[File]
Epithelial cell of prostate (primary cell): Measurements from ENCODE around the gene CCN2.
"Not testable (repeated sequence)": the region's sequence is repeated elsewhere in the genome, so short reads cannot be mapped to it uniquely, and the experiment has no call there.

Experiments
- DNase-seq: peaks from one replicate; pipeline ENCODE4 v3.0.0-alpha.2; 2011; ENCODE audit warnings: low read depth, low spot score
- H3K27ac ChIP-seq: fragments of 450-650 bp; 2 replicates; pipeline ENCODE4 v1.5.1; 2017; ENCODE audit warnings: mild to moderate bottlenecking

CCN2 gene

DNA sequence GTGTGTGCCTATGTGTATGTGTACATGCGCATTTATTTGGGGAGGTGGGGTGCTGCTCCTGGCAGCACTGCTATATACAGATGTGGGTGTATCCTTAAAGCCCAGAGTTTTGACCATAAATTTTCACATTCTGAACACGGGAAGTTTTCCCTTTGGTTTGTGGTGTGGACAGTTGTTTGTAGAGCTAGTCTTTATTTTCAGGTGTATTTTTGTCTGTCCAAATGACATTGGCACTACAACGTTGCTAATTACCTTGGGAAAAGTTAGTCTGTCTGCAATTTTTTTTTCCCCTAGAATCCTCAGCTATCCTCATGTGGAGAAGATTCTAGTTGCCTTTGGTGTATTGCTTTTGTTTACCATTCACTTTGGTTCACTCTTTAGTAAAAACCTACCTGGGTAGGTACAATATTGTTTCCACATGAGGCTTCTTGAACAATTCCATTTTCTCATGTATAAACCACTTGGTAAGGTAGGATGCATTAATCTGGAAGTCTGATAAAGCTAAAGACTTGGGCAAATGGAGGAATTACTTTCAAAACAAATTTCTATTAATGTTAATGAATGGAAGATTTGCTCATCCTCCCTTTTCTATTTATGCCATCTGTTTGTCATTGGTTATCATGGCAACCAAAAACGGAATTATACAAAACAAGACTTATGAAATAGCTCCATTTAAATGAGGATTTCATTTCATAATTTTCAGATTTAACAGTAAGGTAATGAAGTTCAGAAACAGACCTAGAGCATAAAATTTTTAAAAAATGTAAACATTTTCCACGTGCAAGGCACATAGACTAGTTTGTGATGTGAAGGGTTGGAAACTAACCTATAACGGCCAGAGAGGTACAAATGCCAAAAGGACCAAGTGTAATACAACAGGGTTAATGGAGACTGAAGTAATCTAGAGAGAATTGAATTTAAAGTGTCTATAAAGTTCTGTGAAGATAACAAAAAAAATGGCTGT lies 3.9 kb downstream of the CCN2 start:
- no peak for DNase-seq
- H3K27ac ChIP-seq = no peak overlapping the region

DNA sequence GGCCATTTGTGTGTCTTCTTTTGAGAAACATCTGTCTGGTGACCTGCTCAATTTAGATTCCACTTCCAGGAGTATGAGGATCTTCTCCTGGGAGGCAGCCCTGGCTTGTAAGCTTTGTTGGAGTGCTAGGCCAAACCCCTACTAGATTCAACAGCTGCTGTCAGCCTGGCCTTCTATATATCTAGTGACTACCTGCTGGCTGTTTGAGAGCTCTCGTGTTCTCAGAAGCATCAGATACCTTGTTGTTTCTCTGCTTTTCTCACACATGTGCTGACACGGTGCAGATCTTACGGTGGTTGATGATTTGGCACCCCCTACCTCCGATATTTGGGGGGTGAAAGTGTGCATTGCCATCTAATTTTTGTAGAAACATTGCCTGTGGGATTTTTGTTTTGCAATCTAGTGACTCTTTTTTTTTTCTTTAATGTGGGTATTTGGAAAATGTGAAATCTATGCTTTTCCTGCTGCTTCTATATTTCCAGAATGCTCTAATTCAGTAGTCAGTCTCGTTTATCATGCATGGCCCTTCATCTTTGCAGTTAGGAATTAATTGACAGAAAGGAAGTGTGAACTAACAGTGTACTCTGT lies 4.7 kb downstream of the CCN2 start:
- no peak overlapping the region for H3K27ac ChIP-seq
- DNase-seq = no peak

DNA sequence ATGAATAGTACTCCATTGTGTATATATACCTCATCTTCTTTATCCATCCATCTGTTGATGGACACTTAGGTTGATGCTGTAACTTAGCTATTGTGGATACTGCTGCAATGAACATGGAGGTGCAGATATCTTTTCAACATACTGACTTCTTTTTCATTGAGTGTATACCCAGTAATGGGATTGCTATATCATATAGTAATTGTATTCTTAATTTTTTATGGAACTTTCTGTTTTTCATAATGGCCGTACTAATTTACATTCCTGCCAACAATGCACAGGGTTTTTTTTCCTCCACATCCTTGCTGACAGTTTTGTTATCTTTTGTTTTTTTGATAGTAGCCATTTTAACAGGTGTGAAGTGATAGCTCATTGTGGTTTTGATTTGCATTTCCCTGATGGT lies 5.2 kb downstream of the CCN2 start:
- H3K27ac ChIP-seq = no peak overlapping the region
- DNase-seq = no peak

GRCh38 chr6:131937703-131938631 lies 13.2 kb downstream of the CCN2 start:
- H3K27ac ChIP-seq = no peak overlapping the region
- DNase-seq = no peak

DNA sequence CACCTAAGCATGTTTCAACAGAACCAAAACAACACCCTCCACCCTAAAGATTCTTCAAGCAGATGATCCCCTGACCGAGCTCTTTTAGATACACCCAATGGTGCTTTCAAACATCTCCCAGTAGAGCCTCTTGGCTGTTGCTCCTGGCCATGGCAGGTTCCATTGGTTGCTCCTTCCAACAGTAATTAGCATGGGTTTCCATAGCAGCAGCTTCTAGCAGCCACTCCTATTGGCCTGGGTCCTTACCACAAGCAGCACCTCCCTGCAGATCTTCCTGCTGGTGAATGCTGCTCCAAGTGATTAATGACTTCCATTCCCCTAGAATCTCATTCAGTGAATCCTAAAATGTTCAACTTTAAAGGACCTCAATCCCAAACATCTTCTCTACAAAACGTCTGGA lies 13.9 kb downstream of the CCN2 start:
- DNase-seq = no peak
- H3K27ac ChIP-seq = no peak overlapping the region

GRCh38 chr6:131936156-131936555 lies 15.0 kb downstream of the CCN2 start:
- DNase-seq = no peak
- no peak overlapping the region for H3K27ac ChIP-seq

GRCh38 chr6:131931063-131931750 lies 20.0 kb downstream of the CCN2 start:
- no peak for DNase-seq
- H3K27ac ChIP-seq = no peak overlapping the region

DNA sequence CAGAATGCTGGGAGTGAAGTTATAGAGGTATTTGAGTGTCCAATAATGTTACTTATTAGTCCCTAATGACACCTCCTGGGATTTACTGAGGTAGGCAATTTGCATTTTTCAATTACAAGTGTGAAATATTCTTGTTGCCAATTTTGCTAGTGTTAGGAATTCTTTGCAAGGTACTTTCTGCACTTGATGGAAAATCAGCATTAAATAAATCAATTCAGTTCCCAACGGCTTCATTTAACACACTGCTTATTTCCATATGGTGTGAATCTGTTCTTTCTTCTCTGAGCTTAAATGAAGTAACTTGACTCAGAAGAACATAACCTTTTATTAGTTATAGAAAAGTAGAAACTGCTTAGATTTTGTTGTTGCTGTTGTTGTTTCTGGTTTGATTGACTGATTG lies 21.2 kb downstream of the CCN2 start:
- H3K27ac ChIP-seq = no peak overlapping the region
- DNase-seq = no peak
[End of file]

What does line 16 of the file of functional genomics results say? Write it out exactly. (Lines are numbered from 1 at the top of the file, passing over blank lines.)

GRCh38 chr6:131937703-131938631 lies 13.2 kb downstream of the CCN2 start: